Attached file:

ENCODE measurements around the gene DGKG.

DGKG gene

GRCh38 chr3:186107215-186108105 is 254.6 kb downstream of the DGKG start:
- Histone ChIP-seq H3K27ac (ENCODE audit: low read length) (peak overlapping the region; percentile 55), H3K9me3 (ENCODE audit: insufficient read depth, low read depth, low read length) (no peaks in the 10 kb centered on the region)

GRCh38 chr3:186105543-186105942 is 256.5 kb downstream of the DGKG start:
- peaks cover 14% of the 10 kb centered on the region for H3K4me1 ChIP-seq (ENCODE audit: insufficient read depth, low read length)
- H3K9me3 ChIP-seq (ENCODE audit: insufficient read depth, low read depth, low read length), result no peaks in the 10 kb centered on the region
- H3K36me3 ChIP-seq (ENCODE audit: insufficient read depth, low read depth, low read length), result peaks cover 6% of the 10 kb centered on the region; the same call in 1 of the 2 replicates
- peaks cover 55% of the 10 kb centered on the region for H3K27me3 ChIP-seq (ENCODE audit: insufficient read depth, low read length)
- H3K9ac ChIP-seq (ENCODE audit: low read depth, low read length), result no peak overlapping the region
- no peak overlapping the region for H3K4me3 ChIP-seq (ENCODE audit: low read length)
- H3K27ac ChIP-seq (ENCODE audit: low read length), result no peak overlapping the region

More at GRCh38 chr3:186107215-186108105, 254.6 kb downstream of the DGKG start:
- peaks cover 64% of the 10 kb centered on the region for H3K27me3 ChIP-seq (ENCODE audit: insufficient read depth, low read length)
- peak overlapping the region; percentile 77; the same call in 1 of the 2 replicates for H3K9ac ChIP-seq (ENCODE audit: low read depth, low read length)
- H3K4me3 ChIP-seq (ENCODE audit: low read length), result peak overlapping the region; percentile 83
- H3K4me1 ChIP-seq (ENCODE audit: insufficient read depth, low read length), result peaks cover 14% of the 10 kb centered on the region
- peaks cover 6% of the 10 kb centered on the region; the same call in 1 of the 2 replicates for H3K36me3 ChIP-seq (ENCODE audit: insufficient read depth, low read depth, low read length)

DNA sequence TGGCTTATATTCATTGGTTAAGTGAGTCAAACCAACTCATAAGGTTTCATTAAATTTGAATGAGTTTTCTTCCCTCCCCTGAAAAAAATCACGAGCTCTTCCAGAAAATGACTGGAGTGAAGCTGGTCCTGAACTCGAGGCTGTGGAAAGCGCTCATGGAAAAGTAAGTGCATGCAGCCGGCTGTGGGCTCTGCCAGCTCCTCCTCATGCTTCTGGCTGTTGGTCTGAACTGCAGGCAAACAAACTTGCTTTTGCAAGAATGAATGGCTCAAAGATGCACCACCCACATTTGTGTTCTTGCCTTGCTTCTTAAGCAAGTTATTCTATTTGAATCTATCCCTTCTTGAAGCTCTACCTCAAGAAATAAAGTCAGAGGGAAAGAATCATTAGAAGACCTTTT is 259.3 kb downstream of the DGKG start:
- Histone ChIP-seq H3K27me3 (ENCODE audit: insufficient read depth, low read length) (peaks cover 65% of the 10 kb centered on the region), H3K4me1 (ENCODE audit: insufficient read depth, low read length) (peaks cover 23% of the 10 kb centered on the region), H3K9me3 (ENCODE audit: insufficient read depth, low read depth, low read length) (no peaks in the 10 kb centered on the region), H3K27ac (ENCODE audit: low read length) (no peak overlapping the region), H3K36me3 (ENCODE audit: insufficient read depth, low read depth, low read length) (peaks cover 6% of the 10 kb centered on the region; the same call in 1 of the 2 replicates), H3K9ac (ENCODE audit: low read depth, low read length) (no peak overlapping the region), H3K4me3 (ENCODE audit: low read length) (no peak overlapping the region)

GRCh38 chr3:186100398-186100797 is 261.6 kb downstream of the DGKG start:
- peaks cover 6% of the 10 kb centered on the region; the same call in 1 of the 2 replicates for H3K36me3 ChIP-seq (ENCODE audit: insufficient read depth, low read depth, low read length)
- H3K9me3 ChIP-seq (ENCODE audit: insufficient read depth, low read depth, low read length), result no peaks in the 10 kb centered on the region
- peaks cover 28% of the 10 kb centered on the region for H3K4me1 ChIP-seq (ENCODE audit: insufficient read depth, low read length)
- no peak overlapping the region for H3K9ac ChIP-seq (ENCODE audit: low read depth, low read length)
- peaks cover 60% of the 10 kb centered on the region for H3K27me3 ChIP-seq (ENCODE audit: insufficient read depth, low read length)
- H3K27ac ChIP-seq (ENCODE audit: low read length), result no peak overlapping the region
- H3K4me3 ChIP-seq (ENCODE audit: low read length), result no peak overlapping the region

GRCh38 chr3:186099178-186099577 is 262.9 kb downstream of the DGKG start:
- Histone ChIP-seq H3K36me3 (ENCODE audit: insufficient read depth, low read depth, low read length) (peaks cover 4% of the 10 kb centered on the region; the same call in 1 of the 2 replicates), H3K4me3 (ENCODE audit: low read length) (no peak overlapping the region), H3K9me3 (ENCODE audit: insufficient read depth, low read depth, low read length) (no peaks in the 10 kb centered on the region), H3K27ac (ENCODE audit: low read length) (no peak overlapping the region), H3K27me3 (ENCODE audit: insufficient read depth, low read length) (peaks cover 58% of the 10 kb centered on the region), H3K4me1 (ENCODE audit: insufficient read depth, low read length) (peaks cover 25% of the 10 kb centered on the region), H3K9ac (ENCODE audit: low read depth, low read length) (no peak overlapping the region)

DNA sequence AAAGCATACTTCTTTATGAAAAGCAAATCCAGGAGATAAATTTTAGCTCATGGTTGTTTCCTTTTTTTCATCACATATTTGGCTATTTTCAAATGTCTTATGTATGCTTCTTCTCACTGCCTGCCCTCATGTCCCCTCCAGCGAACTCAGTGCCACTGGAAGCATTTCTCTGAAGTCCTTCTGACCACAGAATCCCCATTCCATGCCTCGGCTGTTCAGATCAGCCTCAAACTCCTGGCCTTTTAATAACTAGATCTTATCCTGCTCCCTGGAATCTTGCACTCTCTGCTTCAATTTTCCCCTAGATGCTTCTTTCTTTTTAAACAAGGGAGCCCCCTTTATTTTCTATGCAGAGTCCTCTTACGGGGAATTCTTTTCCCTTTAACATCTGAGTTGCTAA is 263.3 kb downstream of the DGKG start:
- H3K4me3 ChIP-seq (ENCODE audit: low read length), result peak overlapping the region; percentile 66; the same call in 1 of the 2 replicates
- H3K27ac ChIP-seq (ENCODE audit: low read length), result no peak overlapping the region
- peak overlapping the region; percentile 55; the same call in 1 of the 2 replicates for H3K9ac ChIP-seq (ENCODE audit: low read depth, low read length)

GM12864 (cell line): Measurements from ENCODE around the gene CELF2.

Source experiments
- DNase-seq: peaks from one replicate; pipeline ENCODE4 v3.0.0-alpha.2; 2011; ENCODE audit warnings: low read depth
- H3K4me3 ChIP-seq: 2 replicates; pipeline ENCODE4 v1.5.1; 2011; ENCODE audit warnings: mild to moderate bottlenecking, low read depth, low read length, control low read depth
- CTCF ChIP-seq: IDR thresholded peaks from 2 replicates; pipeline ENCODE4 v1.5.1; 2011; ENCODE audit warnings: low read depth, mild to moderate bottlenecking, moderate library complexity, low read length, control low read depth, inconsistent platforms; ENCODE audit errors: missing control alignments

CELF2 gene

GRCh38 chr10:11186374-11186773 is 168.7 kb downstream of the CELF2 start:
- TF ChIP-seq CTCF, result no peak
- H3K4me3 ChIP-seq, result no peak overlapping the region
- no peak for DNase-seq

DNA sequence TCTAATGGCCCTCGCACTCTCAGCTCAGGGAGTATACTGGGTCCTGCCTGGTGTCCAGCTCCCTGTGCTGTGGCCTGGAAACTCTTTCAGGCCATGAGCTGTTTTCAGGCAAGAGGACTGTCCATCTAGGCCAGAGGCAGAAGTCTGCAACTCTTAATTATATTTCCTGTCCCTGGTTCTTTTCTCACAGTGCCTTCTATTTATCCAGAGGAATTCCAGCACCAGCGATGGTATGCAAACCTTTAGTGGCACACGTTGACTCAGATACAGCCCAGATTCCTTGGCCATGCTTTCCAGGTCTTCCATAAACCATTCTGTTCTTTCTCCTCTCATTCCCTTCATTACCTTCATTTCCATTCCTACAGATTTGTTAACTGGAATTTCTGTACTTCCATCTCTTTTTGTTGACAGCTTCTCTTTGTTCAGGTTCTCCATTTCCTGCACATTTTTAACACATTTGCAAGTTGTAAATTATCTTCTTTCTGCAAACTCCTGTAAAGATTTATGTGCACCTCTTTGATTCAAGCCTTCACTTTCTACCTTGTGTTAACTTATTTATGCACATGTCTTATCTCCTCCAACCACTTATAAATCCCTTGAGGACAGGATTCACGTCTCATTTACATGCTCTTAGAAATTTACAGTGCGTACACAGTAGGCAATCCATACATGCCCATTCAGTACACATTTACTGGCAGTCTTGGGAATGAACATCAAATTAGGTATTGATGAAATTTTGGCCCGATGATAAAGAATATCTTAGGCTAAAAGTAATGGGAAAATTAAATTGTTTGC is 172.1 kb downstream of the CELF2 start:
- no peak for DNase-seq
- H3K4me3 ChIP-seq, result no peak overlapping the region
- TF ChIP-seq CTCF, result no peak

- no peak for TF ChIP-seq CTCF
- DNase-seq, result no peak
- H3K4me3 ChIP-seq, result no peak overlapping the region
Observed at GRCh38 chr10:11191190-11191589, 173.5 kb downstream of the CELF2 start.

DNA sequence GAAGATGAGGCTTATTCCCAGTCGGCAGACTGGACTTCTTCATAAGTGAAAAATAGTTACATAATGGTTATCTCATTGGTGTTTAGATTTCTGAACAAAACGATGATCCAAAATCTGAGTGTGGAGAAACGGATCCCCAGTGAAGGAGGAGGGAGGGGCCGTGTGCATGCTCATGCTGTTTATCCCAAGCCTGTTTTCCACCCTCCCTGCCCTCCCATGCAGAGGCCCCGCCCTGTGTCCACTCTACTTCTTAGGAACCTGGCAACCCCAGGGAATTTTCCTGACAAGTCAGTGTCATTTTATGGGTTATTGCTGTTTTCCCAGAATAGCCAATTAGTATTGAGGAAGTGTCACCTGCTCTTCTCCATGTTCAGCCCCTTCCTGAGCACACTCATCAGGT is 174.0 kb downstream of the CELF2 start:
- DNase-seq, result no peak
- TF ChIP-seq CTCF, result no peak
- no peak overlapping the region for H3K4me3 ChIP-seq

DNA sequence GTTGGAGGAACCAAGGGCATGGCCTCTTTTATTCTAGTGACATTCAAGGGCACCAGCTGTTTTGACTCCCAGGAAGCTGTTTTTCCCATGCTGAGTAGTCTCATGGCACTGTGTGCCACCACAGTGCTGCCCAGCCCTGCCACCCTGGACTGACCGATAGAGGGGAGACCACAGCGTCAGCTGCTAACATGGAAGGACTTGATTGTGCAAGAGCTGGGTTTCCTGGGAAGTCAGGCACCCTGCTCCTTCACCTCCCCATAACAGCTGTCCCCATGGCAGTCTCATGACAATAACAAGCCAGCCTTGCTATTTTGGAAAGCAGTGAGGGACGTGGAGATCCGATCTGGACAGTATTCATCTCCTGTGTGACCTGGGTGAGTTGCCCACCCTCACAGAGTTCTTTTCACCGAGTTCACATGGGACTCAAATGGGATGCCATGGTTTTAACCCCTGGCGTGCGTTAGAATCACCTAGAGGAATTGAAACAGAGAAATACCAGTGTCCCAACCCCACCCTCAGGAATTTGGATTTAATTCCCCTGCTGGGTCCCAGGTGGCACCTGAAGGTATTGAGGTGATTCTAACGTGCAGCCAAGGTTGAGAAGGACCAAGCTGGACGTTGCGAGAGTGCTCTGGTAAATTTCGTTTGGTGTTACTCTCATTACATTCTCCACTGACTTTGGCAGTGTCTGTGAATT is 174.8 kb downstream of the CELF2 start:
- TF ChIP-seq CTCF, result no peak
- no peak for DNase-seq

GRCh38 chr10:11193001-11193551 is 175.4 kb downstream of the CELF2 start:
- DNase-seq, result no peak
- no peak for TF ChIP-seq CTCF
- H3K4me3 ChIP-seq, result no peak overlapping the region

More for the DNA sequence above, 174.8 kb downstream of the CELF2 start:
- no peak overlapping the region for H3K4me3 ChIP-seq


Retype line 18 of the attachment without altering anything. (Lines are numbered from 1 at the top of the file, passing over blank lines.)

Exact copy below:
- peaks cover 6% of the 10 kb centered on the region; the same call in 1 of the 2 replicates for H3K36me3 ChIP-seq (ENCODE audit: insufficient read depth, low read depth, low read length)